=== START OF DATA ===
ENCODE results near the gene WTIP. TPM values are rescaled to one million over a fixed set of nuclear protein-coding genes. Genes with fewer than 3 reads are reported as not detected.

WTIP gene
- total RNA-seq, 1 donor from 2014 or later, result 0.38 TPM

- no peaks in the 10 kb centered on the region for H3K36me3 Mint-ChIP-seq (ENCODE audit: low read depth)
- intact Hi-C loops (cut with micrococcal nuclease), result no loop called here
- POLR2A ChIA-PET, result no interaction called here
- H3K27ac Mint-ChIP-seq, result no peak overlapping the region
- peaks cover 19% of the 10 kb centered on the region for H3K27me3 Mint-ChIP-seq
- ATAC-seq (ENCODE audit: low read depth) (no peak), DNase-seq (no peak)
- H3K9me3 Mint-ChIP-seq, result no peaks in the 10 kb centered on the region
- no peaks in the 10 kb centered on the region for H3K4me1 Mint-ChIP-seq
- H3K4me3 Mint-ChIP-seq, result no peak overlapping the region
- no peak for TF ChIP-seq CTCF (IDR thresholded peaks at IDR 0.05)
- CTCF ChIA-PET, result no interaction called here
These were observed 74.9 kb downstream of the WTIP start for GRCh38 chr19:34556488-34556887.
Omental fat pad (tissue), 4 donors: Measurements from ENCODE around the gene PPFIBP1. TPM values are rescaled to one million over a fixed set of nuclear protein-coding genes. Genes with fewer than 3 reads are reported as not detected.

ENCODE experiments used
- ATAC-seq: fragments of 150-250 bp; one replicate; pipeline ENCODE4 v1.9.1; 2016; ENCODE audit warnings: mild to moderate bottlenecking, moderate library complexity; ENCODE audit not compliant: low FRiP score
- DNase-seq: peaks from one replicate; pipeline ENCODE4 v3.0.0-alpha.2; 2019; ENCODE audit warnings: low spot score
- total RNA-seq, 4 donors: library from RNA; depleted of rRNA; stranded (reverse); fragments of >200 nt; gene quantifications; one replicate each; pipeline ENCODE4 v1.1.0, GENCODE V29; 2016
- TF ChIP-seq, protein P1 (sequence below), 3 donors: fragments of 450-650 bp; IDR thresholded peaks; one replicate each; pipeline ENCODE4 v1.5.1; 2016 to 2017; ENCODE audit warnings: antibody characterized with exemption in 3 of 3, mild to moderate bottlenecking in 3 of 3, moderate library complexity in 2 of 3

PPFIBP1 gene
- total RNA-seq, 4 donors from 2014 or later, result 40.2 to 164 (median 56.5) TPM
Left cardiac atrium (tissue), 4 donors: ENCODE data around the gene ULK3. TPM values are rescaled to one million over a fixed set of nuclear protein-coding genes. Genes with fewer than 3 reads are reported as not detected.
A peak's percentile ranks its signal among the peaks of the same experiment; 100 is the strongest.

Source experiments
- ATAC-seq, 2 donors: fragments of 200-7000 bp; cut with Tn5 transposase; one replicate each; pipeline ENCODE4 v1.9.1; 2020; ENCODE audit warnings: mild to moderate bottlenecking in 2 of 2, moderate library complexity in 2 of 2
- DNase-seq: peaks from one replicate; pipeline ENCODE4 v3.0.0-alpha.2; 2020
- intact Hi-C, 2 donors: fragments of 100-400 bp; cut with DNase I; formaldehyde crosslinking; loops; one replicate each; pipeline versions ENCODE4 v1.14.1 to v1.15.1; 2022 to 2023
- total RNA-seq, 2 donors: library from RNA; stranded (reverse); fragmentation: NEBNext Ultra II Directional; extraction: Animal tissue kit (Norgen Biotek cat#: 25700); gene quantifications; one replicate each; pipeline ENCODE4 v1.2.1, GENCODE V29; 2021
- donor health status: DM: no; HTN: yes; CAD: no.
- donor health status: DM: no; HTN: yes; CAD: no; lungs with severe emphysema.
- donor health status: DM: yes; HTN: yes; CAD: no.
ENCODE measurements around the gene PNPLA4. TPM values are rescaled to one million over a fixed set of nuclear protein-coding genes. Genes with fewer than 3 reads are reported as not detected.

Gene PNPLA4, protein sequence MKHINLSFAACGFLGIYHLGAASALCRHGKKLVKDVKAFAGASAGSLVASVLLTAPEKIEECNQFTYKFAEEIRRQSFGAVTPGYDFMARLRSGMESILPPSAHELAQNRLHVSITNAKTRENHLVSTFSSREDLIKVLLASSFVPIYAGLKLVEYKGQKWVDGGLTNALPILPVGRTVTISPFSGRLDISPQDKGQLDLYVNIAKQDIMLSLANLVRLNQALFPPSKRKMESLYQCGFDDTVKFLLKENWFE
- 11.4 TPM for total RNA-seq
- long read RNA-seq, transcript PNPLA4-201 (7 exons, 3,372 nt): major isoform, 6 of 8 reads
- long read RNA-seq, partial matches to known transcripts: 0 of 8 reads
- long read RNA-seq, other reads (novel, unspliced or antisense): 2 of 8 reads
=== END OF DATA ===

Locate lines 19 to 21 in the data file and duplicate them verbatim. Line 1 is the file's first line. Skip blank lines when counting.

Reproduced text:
- DNase-seq: peaks from one replicate; pipeline ENCODE4 v3.0.0-alpha.2; 2019; ENCODE audit warnings: low spot score
- total RNA-seq, 4 donors: library from RNA; depleted of rRNA; stranded (reverse); fragments of >200 nt; gene quantifications; one replicate each; pipeline ENCODE4 v1.1.0, GENCODE V29; 2016
- TF ChIP-seq, protein P1 (sequence below), 3 donors: fragments of 450-650 bp; IDR thresholded peaks; one replicate each; pipeline ENCODE4 v1.5.1; 2016 to 2017; ENCODE audit warnings: antibody characterized with exemption in 3 of 3, mild to moderate bottlenecking in 3 of 3, moderate library complexity in 2 of 3